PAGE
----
For the better part of a decade, fashion houses have treated men as the new women. They've built them their own boutiques and encouraged them to play with jacket lengths, patterns, and even jewelry. But with all that choice comes a greater potential for error.
There are those who believe there's no such thing as a bad sartorial decision. "If you love what you're wearing and you're enjoying it, that's really all that matters," says Simon Doonan, creative director of Barneys New York. Sadly, that doesn˙t apply in all cases: Fashion sense might be subjective, but only to a certain point. Embracing seasonal fads is often the first step in a journey that ends with bondage trousers and a jauntily doffed fedora. Men who adhere to the classic and timeless can stay current without having to make risky leaps into the abyss. "Let one thing you're wearing speak," Dan Caten recommends, "and everything else be quiet."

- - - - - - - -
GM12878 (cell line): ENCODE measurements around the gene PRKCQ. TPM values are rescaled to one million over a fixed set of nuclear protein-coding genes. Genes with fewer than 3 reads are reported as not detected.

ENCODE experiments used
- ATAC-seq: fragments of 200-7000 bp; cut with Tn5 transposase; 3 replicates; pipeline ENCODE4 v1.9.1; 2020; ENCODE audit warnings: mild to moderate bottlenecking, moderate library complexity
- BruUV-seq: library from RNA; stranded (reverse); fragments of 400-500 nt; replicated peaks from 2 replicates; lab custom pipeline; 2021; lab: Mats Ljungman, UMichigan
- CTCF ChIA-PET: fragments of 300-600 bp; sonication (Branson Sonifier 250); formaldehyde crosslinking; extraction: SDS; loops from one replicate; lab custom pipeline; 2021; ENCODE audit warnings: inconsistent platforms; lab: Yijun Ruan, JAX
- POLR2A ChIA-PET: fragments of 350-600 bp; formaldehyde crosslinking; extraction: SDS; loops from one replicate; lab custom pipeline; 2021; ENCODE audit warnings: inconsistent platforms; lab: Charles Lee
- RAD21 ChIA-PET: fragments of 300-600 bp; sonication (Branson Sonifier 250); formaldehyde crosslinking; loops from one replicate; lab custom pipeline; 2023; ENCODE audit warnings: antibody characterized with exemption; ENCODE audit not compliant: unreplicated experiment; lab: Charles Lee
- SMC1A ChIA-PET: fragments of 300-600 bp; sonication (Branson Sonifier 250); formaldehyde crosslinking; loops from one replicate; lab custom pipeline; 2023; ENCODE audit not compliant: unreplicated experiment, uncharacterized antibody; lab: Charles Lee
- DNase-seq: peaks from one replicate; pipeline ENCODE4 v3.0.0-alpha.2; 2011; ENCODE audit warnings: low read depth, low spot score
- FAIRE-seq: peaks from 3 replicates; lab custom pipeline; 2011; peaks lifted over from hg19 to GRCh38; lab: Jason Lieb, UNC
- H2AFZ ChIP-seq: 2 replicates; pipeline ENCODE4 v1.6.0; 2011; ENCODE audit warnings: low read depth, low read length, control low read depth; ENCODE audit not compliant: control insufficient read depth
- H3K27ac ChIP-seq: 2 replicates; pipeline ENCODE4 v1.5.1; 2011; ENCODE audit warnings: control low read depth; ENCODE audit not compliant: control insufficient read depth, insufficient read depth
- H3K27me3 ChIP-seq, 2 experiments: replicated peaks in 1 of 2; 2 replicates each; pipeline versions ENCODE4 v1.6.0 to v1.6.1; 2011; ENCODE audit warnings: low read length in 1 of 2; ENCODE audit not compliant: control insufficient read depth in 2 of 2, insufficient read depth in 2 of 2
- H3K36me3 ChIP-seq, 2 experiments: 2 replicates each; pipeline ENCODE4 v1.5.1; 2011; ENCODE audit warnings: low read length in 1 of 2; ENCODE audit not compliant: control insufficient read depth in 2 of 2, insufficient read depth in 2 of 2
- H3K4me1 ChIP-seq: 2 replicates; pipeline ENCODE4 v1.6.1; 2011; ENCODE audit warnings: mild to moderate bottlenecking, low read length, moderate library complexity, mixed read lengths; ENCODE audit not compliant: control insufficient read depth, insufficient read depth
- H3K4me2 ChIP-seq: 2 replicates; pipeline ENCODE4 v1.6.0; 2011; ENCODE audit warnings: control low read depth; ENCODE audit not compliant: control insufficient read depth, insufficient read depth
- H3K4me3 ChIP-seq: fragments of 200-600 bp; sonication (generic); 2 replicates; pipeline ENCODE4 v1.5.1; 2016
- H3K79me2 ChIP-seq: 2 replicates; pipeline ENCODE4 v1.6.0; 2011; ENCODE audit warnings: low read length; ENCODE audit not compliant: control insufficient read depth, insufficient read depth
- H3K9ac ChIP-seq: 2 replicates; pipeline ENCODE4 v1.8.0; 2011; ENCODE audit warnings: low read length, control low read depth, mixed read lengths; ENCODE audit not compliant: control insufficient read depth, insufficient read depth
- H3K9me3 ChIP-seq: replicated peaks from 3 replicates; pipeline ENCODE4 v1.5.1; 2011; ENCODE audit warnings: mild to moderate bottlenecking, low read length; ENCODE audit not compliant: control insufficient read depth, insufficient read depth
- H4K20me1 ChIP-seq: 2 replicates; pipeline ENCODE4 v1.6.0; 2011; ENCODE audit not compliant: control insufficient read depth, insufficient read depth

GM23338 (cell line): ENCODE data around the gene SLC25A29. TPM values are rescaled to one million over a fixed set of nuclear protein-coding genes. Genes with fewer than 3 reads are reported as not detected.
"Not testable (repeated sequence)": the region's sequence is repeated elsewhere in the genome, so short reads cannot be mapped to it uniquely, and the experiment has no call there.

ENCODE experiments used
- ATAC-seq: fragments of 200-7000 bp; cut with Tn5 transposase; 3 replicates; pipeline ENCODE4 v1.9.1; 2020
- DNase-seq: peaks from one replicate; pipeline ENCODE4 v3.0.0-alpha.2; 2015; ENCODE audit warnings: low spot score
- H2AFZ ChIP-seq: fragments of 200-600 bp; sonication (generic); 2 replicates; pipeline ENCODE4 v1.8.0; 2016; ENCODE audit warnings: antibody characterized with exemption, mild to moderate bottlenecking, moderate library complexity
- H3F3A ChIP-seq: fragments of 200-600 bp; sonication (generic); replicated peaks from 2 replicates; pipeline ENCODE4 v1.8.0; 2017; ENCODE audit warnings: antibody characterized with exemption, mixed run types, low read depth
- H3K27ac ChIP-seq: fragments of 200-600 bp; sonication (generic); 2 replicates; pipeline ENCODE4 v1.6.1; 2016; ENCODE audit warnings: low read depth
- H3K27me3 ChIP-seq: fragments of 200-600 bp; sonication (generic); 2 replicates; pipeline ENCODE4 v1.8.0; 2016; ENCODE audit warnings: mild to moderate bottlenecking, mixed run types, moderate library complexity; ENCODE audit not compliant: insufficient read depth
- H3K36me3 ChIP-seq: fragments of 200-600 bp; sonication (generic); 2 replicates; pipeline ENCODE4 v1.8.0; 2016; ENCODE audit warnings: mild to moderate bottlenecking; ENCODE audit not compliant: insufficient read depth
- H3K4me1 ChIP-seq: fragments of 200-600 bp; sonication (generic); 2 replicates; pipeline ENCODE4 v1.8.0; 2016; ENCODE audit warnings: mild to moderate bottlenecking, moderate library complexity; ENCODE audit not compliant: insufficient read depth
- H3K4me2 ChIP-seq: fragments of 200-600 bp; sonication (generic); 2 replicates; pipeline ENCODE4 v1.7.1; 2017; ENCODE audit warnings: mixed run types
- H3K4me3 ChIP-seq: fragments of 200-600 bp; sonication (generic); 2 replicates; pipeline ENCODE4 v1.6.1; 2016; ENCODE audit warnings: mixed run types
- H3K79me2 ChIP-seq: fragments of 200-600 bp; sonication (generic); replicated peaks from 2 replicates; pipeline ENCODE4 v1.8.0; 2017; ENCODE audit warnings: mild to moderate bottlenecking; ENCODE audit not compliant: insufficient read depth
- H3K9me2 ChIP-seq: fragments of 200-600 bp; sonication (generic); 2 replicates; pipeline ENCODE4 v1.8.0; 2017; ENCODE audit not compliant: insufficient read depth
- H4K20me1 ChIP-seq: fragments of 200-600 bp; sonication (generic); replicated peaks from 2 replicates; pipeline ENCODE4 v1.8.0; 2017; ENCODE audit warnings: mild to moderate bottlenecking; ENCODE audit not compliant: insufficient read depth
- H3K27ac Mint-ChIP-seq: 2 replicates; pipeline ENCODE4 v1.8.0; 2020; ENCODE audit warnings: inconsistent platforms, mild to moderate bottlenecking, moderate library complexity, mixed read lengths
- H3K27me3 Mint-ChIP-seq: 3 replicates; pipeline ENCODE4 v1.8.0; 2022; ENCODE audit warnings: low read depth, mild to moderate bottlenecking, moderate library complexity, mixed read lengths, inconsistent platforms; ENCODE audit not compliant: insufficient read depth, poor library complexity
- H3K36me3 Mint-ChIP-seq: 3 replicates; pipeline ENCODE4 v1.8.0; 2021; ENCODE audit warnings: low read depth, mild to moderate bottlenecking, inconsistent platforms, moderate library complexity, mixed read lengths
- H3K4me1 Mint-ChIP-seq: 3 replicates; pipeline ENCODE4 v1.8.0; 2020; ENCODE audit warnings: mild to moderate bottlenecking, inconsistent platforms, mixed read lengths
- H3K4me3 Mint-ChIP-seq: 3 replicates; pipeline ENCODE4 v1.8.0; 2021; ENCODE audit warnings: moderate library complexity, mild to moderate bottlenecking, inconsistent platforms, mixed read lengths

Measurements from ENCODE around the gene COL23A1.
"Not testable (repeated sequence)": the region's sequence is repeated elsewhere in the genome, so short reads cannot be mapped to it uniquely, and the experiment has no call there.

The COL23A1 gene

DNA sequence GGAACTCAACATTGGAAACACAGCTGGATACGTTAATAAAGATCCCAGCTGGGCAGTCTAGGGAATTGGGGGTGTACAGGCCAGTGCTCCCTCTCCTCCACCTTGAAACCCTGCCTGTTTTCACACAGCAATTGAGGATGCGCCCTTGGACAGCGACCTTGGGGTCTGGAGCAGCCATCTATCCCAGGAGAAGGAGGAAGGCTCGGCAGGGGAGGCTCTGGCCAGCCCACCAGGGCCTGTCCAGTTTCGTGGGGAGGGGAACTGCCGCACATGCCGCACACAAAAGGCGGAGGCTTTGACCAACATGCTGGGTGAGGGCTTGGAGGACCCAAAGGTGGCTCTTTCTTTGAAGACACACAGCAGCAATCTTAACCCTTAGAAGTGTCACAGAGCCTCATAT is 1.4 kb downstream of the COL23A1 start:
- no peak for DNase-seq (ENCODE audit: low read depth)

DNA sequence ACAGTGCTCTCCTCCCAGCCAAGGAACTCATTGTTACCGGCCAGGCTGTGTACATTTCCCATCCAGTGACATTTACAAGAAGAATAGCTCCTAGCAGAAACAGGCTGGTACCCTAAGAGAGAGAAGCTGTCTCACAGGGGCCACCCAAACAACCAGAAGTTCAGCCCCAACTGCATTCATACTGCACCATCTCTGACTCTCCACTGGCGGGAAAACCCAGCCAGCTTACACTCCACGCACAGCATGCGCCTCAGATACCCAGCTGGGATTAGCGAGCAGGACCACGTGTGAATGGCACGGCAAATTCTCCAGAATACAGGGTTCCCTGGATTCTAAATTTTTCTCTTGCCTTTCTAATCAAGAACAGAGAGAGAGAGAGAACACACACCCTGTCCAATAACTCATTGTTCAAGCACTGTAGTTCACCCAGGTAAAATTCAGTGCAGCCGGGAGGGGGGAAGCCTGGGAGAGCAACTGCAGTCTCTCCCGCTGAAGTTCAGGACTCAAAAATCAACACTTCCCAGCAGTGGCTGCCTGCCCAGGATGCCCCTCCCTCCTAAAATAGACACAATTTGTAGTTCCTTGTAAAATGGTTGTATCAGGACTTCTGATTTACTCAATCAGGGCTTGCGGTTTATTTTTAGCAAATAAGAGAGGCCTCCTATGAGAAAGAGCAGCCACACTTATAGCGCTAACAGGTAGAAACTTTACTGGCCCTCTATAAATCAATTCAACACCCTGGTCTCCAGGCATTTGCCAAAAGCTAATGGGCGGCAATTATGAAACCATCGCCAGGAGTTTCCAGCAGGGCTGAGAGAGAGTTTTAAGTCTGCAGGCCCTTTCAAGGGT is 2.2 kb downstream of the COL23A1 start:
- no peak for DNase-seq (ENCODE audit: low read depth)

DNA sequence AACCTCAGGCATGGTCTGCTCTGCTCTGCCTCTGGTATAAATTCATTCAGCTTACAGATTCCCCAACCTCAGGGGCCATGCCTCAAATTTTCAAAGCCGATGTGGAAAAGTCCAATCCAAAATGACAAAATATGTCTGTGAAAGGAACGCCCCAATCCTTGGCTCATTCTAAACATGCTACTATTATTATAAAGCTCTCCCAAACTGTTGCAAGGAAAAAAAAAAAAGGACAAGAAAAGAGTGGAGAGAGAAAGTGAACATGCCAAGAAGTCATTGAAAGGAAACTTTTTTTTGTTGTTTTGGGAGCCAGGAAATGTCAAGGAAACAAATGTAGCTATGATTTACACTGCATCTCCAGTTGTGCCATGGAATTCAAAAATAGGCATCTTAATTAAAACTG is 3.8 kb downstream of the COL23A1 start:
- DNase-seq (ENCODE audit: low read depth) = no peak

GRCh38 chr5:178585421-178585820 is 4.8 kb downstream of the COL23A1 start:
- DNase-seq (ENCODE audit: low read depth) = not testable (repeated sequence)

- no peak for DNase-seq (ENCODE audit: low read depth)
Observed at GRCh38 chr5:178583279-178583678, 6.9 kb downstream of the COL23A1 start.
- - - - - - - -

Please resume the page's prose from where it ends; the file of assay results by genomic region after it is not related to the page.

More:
Ironically, the very people who are paid to dispense such style advice often turn out to be the worst offenders. For proof, look no further than Phillip Bloch, the mustachioed stylist-to-the-stars who rolls around L.A. in a backward Kangol hat.
In the end, you can only really trust the guy in the mirror. Ask him if he'd wear the same outfit to brunch with a date, drinks with clients, and a family reunion in Bush country. If he answers no, make him change.